10 November 2007

Impossibly simple (NJWC2)

The second of CJ's three reviews for the National Jazz Writing Competition

CD review
Niels Rosendahl
Impossibly simple
Independent release by Niels Rosendahl, NCR001, February 2007
323 words

It’s wonderfully exciting to watch a young muso developing. Their first CD is an early statement of intent, and an opening to the wider world. Niels Rosendahl’s first CD is just this. But surprisingly mature. He’s a capable and well trained player, and one of the star students at the local Jazz School in Canberra. But he’s also got recent time in London and Edinburgh under his belt, and a great pack of graduates and staff to support him.

Niels Rosendahl (tenor, soprano saxes) teams with the local trio of note, Straight Up!, comprising Eric Ajaye (bass), Michael Azzopardi (piano) and Chris Thwaite (drums). Joining them on some tracks are Jonathon and Luke Apps (trumpets) and Anna Thompson (violin).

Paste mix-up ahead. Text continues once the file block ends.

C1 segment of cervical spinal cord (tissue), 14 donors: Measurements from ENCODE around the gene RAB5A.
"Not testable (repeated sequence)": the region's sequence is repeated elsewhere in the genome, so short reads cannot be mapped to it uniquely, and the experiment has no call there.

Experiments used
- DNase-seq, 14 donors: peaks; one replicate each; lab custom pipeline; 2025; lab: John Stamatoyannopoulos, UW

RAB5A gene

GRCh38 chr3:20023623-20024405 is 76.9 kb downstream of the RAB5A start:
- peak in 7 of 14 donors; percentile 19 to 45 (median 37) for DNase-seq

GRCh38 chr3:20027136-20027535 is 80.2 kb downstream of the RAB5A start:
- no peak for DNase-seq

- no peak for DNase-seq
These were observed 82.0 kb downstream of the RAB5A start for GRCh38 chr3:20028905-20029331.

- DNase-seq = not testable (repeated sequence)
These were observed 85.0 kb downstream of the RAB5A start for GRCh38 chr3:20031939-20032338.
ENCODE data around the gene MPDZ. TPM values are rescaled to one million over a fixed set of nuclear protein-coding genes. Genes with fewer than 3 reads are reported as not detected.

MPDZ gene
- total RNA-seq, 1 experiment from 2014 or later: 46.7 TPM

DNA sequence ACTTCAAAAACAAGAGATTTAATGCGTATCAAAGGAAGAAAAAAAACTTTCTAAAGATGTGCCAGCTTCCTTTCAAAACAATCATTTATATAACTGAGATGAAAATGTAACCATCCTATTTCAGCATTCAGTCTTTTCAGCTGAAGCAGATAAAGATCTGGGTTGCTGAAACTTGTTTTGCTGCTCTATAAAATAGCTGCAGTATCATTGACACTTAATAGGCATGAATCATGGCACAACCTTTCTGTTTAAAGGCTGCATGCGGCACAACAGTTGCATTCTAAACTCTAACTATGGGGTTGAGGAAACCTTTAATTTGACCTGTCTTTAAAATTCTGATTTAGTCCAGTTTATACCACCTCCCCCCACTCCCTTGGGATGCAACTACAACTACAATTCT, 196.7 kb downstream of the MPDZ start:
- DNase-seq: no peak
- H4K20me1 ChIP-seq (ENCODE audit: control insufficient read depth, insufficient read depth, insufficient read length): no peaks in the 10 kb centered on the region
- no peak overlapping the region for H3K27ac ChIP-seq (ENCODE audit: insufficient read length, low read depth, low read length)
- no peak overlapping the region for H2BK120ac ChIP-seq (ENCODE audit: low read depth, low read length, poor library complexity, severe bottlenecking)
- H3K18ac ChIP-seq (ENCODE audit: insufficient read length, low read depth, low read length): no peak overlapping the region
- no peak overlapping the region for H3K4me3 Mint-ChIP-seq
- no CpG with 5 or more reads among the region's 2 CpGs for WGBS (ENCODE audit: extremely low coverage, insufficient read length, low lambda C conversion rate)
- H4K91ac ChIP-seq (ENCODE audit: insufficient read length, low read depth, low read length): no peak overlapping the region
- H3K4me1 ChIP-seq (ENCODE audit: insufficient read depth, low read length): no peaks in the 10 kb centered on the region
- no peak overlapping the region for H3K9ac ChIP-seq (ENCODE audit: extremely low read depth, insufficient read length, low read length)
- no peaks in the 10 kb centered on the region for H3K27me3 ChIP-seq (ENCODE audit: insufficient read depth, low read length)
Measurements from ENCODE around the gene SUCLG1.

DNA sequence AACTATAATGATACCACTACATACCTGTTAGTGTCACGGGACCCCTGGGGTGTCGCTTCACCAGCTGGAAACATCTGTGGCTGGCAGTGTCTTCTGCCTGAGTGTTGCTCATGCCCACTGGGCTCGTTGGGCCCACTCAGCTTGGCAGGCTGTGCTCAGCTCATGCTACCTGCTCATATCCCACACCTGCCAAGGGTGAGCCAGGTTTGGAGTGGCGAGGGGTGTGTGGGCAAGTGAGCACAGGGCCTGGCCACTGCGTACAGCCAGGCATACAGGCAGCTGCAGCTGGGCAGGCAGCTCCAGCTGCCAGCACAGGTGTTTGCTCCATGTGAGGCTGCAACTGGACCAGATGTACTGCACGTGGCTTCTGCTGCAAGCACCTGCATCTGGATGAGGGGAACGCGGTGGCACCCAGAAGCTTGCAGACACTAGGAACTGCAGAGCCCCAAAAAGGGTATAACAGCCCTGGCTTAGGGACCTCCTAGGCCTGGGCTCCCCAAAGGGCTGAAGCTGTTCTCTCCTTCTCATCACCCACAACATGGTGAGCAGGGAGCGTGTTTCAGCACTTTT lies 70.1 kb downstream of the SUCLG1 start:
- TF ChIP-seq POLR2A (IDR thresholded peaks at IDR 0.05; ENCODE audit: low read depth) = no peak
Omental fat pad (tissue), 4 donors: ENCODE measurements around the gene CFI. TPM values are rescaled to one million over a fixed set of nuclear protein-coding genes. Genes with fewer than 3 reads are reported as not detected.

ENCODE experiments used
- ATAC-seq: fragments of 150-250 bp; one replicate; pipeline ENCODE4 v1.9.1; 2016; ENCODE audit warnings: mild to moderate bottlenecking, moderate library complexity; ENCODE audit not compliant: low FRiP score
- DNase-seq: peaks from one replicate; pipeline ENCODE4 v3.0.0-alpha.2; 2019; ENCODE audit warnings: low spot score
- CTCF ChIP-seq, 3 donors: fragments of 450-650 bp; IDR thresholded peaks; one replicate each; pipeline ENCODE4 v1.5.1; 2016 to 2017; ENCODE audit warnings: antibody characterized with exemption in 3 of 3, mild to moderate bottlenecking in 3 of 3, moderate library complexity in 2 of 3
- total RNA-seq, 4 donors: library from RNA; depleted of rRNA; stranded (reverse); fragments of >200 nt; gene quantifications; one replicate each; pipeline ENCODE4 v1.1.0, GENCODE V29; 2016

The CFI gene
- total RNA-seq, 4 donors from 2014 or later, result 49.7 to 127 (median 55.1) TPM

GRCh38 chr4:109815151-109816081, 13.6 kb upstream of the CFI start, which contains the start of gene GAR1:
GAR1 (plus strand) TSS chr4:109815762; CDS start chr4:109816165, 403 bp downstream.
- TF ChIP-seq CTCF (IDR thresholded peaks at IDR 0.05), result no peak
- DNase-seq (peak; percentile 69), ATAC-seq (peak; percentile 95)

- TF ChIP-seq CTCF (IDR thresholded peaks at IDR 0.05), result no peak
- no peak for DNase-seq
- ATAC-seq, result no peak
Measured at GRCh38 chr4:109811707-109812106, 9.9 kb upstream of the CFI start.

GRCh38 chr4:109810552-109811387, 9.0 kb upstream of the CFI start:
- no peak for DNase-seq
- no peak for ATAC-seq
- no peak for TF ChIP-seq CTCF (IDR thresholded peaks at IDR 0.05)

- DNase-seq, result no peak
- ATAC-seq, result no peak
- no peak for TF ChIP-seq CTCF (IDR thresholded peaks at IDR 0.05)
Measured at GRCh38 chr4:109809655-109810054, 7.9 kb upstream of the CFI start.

Niels is perfectly capable of screaming, Coltranesque extravaganzas. A Jazz School exercise was to learn Trane’s Giant Steps solo in all keys. He’s renowned for playing it on request in F#. Impressive. But his post-graduate, scholarship year in the UK has calmed the student mania, so we now have a composed approach of gentleness and honesty although still with considerable energy. The support trio is known to be hot, but is also apt for this outing. Eric Ajaye has an LA background of recording and touring. We expect and get outstanding, expressive bass reminiscent of Buster Williams: all growling low action, fast fingers and frequent slides. Michael Azzopardi is a student in name, but a master in performance, and impresses here as always: ample harmonic fluidity, great technical proficiency and huge passion. Chris Thwaite accompanies with relative quiet, but true responsiveness.

The compositions are all by Niels, and there’s a rich range, from the neo-bop “Penguins”, through modal, modern and latin to a ballad dedicated to soulmate “Carrie”. Not all tunes flow equally freely, but nonetheless they signal a capable composer. The sound of the CD is not spectacular, but it’s an impressive first album, and an omen of a young player to watch.

No comments: